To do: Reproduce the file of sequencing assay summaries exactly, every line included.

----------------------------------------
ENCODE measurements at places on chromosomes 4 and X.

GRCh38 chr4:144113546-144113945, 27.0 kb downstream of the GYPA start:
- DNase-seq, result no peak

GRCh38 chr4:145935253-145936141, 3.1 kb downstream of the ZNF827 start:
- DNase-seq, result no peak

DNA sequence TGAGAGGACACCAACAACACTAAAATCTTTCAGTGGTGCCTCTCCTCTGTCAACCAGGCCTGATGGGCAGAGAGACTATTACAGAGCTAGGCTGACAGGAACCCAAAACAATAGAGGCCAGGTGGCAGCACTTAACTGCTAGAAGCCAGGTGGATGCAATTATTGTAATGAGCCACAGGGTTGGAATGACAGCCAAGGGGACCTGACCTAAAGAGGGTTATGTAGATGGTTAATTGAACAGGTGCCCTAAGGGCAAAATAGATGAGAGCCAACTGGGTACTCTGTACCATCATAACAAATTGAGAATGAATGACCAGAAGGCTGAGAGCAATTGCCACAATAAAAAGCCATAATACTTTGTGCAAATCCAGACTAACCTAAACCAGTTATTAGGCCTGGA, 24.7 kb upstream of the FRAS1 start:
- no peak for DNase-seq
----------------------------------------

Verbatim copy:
ENCODE measurements at places on chromosomes 4 and X.

GRCh38 chr4:144113546-144113945, 27.0 kb downstream of the GYPA start:
- DNase-seq, result no peak

GRCh38 chr4:145935253-145936141, 3.1 kb downstream of the ZNF827 start:
- DNase-seq, result no peak

DNA sequence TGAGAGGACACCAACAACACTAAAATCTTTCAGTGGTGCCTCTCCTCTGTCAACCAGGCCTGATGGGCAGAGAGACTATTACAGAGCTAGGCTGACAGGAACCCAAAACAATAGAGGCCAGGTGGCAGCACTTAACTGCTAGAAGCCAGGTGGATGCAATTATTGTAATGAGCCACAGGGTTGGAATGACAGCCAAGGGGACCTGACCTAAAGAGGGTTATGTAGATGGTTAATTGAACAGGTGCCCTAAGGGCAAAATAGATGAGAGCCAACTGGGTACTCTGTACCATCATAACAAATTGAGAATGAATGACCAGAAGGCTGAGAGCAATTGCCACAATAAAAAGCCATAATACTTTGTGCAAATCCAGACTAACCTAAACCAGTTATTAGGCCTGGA, 24.7 kb upstream of the FRAS1 start:
- no peak for DNase-seq